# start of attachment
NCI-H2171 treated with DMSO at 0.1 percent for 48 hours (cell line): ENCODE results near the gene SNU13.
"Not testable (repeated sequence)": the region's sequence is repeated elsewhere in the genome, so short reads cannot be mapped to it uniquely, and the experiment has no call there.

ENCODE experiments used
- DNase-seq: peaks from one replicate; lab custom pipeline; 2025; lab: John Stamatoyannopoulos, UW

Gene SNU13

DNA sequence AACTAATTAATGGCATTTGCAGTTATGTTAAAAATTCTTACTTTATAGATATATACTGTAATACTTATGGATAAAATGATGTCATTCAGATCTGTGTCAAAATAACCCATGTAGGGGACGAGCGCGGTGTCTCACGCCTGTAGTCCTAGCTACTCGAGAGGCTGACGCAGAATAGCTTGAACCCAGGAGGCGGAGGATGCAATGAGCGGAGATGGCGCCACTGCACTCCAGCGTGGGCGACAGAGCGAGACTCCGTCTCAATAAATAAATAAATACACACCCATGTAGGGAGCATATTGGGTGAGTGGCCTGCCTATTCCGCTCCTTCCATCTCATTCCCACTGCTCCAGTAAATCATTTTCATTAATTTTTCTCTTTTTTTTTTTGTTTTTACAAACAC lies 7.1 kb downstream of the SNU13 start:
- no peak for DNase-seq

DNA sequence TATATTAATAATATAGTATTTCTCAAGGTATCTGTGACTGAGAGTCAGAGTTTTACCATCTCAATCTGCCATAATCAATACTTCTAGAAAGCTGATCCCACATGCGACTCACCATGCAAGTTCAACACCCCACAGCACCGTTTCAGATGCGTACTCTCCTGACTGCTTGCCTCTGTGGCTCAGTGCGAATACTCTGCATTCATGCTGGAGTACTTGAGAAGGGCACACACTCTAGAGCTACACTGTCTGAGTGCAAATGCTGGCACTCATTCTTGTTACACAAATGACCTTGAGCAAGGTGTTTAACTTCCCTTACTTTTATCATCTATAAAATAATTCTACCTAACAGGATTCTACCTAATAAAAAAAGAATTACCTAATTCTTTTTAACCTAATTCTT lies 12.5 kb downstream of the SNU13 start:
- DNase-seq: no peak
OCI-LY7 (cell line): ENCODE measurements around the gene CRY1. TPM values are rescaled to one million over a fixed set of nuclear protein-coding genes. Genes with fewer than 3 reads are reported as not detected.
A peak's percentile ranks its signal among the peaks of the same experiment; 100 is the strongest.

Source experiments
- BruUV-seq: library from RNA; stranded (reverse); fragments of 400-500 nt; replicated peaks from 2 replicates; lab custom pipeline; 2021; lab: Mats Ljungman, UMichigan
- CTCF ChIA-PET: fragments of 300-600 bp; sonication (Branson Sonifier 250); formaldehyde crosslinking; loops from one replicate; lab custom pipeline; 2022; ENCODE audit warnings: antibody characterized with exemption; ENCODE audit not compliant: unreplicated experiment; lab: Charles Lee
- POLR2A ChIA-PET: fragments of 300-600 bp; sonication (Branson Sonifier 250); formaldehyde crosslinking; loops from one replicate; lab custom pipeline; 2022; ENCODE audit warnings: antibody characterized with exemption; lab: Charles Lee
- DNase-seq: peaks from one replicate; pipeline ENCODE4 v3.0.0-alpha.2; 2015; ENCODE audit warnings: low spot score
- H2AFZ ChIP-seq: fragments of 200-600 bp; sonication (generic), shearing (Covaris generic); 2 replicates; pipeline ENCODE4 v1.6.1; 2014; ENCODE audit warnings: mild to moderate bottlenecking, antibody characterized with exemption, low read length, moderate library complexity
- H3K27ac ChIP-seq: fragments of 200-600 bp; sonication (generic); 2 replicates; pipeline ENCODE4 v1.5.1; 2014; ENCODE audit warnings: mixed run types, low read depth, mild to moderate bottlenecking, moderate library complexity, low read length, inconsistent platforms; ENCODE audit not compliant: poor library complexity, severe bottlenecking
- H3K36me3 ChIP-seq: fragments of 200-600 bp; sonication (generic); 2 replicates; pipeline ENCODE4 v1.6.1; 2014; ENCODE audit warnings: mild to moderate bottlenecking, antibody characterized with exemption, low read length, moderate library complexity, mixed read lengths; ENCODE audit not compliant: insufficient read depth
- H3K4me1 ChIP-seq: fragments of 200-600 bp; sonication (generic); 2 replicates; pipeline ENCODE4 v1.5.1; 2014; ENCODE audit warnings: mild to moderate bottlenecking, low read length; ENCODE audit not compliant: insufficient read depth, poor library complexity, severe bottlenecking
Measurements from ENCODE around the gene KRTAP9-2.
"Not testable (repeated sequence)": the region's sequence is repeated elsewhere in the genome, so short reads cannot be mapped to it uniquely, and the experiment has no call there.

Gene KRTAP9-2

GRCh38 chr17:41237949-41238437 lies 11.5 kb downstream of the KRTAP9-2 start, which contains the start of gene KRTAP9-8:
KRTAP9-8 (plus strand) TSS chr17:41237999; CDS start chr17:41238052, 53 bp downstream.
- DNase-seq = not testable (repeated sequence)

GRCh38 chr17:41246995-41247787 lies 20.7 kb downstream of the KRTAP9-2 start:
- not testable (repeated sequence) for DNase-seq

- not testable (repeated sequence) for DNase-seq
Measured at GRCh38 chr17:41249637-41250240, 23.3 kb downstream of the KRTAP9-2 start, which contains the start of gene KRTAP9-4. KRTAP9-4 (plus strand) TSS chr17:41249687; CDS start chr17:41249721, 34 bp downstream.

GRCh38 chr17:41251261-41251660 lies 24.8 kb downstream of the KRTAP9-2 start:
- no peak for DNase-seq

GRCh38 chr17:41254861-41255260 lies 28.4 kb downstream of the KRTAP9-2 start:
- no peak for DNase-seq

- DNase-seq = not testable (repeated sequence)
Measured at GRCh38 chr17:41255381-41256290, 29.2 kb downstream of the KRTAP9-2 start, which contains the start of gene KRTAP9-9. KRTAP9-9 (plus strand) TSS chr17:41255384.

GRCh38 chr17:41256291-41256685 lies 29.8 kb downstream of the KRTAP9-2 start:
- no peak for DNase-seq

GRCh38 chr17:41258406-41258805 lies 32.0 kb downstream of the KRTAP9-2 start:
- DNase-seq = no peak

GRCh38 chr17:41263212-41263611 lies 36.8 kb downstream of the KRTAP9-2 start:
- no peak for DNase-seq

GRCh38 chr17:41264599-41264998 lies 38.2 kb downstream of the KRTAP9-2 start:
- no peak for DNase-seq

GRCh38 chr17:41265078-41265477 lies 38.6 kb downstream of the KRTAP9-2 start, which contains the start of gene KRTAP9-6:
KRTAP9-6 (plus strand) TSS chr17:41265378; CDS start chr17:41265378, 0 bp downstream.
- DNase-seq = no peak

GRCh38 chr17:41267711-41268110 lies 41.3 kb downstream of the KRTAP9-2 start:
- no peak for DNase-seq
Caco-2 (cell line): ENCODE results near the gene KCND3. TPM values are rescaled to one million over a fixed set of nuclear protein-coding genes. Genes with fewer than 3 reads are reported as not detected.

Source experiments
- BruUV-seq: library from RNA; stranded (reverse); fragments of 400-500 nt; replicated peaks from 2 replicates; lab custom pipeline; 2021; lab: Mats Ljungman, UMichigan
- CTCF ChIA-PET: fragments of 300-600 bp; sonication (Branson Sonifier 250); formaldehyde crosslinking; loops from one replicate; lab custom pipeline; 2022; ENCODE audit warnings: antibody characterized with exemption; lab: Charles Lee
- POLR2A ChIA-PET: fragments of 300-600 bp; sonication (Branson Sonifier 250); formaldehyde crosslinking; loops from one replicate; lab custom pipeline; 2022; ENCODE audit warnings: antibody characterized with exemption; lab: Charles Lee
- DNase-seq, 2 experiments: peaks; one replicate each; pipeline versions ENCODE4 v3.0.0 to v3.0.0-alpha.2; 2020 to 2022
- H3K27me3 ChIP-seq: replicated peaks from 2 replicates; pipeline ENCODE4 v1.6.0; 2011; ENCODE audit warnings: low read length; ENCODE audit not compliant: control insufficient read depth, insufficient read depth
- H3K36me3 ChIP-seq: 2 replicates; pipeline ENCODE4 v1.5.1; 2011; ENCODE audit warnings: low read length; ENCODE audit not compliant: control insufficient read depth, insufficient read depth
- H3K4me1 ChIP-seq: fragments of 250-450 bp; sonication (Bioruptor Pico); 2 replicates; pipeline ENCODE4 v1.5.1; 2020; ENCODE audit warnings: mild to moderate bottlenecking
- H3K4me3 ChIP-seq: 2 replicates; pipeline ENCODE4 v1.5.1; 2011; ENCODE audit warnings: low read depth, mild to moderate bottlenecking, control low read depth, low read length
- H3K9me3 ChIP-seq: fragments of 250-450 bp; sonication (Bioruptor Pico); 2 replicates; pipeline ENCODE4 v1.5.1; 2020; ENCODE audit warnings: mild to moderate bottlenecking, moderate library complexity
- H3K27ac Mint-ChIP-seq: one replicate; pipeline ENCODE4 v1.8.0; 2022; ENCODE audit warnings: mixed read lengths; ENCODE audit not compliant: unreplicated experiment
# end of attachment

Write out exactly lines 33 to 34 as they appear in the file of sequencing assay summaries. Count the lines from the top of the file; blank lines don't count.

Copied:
GRCh38 chr17:41254861-41255260 lies 28.4 kb downstream of the KRTAP9-2 start:
- no peak for DNase-seq